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March 29, 2015

March 29, 2015

Posted by **zomg** on Thursday, September 14, 2006 at 6:20pm.

Sure

For induction we want to prove some statement P for all the integers. We need:

P(1) to be true (or some base case)

If P(k) => P(k+1) If the statement's truth for some integer k implies the truth for the next integer, then P is true for all the integers.

Look at the first four integers 1,2,3,4. The product 1*2*3*4 is true for the base case n=1,n+1=2,n+2=3 and n+1=4

Suppose now the statement is true for all integers less than or equal to k, so k*(k+1)(k+2)(k+3) is divisible by 24. We want to show that this implies the statement is true for (k+1)(k+2)(k+3)(k+4)

We should observe that with four consecutive numbers 4 will divide one of them say n, and two will divide n-2 or n+2. Three will divide at least one of four consecutive numbers.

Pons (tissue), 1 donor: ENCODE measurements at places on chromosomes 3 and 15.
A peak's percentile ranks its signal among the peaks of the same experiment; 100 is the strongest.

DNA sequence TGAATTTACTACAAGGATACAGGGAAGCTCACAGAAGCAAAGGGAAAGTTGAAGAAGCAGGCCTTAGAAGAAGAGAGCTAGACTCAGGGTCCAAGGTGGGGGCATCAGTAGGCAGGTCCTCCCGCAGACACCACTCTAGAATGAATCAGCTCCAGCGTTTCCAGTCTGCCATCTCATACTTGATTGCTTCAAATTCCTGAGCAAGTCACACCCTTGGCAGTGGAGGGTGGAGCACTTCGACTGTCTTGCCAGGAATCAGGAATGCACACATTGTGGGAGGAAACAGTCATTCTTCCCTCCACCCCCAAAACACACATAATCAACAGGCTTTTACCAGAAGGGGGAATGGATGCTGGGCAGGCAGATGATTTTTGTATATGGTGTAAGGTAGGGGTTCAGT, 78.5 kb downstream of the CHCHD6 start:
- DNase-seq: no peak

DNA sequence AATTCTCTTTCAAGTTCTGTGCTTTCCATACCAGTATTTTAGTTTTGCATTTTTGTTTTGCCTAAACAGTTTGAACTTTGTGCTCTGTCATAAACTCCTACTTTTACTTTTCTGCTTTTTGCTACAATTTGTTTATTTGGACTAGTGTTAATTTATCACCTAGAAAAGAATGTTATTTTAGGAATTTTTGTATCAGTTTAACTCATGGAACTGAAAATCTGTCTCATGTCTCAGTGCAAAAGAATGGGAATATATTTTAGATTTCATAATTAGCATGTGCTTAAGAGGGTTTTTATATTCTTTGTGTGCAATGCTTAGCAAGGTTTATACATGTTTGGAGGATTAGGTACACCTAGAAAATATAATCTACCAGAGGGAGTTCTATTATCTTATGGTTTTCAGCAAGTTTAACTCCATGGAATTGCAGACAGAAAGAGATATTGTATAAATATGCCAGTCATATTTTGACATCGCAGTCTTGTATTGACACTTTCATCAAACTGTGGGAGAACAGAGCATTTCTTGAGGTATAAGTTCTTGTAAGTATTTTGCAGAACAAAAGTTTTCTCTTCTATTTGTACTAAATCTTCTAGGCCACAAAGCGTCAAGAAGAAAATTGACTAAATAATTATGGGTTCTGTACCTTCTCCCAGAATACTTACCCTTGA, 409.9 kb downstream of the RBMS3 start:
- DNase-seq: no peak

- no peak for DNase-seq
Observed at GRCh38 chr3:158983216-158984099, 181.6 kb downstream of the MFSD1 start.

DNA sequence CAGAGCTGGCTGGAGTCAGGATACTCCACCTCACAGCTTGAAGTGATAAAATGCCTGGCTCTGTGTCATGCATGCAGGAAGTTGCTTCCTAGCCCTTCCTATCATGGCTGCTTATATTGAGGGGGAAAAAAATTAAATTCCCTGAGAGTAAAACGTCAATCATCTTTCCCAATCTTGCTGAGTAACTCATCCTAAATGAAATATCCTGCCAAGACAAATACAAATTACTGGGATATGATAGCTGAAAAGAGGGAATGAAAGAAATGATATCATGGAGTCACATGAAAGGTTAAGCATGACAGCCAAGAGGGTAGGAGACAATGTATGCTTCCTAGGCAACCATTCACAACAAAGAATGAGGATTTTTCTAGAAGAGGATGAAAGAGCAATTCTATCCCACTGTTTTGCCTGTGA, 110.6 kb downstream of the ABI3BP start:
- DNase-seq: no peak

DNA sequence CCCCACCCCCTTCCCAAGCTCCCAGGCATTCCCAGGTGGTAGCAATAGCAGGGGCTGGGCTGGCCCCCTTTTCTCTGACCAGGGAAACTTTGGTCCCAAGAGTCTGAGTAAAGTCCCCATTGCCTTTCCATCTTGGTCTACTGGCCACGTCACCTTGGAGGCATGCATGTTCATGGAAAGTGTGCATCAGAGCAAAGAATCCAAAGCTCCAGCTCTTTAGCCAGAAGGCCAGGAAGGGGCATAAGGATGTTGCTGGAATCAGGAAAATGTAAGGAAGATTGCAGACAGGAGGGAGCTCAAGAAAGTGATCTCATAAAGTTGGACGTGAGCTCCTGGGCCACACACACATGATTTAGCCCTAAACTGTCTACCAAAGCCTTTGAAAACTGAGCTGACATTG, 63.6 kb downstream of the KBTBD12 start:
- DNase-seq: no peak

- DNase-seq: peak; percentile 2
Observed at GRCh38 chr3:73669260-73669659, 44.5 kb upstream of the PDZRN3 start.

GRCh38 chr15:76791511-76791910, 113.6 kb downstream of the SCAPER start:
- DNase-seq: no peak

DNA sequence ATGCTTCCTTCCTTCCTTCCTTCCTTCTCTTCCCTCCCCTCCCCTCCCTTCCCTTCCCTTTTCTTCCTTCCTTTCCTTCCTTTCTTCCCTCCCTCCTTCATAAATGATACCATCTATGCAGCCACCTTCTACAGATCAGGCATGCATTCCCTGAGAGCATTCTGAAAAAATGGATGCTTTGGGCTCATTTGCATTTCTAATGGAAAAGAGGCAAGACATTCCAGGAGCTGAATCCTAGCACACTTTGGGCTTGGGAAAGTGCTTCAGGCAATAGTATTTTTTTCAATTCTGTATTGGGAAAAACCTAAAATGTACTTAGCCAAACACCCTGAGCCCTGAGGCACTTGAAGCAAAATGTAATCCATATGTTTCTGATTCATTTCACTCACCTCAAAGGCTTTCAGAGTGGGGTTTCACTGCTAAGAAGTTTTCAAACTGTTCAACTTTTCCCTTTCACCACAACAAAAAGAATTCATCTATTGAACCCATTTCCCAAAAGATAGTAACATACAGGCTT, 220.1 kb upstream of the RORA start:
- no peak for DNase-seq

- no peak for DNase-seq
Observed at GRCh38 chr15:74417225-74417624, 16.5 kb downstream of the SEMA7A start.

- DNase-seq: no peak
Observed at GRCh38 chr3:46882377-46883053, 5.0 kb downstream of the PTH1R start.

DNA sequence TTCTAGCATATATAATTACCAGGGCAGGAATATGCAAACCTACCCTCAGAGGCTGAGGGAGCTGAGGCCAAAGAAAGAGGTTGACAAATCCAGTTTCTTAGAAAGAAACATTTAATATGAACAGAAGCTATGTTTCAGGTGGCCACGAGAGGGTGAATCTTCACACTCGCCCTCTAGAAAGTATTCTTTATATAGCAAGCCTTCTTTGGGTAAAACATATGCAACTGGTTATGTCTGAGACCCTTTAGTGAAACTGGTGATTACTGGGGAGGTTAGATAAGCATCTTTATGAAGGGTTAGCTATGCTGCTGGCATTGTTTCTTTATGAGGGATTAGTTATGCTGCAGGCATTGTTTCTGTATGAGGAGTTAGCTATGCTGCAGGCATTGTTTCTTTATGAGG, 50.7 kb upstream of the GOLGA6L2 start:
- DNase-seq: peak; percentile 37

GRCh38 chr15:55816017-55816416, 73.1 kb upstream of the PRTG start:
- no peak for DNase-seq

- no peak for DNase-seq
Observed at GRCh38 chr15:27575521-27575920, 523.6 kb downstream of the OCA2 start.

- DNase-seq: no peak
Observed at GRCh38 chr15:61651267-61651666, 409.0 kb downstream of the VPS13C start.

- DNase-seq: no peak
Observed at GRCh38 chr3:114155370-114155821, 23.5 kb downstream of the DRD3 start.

You should be able to see that k and k+4 have the same remainder when divided by 4 or 2. This means 8 will divide 4 consecutive numbers. If three does not divide k then it divides one of the next three numbers. If three divides k then it divides k+3. In any case, 8=4*2 and 3 will divide (k+1)(k+2)(k+3)(k+4)

You might be able to simplify my reasoning a little. I didn't proof it closely, so make sure I covered all cases.

thank u very much!

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